Laura McKowen is the bestselling author of “We Are the Luckiest” and "Push Off From Here.” She has written for The New York Times, and her work has been featured in The Atlantic, The Guardian, The Wall Street Journal, and more. In 2020, she founded The Luckiest Club, a global sobriety support community.
I got sober in 2014 by going to 12-step meetings in Marblehead, and my daughter has gone to school here since the third grade. As a single mom with a full-time job who commuted to and from Boston every day, it wasn’t possible for me to go to rehab or stay in a sober living house, but I know many other women and mothers (as well as men) who credit their life with such spaces and the people who run them.
When I heard about the community’s strong negative reaction to the new sober house on Humphrey Street earlier this week, I was saddened and frustrated, but unfortunately not surprised. For most of my life I, too, thought addiction was something that happened to other people.
Thanks to growing up in the “Just Say No,” War on Drugs era, I saw addiction as an issue of willpower and morality, and believed only hardened criminals and lowlifes succumbed to it. Alcoholics carried their booze in brown paper bags while they begged for money on the street; addicts sucked on their crack pipes in abandoned homes and stole from anyone they could to get their next hit.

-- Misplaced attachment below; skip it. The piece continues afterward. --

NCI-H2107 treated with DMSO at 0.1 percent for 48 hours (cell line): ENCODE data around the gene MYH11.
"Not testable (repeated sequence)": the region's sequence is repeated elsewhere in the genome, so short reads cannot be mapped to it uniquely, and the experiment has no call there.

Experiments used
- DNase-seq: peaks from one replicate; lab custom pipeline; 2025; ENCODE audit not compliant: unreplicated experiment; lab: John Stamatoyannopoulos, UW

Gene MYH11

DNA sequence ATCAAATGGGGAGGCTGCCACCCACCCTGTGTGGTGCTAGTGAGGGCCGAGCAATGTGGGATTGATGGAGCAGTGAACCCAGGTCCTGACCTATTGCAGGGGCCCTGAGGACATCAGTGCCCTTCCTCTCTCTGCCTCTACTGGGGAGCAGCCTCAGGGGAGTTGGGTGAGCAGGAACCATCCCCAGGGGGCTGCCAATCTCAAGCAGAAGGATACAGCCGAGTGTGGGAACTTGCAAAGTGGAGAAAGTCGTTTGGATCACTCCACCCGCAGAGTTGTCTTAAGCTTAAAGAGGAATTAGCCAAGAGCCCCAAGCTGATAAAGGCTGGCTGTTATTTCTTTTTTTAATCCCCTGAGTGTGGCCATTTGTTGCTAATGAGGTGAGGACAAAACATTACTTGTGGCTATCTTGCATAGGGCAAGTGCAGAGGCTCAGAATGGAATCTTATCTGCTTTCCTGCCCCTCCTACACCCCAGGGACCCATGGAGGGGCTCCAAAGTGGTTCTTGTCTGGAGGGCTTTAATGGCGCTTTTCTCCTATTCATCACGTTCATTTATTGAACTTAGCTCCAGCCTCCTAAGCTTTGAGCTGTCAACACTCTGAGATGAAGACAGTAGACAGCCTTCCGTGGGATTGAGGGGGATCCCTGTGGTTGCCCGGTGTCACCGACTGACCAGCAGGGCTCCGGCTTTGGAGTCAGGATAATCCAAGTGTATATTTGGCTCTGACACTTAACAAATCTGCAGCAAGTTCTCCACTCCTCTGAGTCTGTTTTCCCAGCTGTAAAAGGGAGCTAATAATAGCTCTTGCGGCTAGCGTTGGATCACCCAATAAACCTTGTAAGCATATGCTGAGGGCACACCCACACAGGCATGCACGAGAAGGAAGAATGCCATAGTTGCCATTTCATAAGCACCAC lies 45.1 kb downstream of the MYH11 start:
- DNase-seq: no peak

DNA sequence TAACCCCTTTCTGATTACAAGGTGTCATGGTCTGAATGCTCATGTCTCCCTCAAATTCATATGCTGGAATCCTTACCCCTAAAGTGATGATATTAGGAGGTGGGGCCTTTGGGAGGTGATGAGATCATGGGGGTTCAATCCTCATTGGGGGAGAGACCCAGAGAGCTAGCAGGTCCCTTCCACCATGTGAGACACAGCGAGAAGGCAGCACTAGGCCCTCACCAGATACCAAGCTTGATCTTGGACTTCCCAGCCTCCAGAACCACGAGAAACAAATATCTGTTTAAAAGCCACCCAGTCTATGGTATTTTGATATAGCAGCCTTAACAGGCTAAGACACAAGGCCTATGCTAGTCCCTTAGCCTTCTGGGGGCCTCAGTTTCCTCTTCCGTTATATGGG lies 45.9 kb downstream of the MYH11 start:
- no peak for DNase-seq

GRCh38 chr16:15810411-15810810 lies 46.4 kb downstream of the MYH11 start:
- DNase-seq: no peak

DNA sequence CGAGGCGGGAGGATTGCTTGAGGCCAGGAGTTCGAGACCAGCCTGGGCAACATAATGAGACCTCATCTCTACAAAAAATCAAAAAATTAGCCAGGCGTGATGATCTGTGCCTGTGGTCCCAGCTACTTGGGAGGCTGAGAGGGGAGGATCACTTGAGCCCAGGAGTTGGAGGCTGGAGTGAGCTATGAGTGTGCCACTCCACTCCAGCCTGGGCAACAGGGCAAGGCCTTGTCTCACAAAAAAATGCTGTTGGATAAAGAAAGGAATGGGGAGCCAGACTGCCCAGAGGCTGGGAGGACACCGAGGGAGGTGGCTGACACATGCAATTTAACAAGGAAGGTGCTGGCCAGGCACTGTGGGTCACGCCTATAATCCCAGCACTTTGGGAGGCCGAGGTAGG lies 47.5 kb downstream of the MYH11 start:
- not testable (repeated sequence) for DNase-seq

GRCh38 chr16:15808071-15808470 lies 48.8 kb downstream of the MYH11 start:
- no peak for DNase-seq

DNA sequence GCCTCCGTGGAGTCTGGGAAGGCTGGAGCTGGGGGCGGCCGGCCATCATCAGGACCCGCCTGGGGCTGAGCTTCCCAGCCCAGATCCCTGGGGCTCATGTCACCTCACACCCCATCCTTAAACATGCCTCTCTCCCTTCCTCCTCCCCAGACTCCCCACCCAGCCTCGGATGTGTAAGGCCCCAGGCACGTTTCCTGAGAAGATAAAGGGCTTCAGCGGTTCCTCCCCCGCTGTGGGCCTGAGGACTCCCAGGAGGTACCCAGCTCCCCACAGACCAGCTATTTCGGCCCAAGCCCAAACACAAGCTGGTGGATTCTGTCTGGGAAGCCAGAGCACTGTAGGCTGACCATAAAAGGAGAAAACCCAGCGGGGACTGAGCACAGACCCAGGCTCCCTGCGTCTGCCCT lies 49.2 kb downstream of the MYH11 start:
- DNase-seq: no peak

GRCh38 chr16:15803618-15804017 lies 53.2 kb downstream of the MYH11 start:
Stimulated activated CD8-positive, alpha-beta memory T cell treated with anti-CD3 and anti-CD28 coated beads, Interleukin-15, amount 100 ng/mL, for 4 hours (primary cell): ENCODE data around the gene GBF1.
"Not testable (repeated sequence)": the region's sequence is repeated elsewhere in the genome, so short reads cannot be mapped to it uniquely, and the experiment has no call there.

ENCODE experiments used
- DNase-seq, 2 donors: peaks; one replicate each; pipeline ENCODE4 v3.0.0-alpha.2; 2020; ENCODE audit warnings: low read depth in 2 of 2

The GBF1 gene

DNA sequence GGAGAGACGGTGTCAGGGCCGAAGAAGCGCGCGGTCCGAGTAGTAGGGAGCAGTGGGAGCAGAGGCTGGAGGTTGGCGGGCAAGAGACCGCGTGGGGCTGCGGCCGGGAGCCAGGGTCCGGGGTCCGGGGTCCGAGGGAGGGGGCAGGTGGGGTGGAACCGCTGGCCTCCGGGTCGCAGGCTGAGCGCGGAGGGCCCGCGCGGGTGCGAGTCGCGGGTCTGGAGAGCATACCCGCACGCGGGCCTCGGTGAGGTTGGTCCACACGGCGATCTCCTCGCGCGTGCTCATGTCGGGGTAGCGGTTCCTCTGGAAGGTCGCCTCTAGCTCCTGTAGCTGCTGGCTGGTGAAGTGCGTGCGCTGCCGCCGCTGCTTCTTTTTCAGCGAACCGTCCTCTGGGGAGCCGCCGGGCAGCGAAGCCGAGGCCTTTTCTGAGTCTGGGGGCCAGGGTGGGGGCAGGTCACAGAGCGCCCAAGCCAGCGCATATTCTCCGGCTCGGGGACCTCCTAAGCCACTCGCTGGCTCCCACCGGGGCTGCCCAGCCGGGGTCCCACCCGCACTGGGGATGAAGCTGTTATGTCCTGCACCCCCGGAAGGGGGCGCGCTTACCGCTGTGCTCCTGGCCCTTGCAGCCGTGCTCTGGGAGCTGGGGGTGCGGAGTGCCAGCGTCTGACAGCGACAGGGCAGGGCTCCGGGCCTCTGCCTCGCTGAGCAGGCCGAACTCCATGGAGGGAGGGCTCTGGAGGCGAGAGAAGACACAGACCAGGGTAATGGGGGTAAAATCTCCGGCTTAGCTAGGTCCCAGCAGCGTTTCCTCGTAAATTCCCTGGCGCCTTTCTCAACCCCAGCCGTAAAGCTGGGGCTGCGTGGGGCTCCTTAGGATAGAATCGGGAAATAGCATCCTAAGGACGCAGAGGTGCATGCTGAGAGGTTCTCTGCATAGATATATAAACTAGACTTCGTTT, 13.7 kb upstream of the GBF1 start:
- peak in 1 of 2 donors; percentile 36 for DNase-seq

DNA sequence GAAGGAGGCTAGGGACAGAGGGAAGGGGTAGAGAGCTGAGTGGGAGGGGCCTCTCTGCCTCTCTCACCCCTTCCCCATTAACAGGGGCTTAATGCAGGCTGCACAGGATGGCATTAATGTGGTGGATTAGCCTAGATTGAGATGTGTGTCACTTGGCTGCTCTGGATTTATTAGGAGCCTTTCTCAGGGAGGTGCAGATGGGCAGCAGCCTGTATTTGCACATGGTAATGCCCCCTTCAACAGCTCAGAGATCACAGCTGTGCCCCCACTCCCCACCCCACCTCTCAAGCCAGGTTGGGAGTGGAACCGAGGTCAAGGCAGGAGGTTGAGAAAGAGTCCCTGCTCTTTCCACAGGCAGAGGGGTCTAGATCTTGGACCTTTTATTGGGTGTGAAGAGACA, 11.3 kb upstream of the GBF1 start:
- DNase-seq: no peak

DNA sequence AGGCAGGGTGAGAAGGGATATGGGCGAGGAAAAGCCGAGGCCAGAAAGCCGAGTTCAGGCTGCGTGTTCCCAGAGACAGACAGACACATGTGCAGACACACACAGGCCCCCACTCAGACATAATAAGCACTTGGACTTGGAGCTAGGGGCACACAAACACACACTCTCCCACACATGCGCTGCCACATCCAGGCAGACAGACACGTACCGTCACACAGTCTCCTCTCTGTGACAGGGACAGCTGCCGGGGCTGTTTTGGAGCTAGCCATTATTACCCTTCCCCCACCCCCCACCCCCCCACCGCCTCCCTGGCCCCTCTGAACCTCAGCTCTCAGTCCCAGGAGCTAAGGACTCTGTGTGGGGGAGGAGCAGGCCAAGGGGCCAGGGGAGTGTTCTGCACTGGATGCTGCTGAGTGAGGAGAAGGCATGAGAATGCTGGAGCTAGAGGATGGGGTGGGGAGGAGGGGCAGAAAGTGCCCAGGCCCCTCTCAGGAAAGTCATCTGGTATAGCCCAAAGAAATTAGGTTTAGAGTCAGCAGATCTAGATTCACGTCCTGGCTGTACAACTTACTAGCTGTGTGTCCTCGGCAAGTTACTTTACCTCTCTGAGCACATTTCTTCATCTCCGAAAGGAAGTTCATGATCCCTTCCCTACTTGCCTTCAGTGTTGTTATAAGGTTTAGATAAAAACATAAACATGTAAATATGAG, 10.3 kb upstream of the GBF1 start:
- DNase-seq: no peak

The problem of addiction, I believed, had nothing to do with me or people like me, and — as many in the community voiced on Monday night — I wouldn’t have wanted to see it or have to deal with it up close. I’d likely have been concerned about living next to a sober house, too. I would have wanted to distance myself from “those people,” too.
I’d have been wrong about that, though; I was wrong about all of it.
I’m writing this today with good intentions, hoping to inspire a different conversation around the new sober house, but also to address the larger misperceptions around addiction and recovery overall. I also assume good intentions on the part of those who are concerned and critical.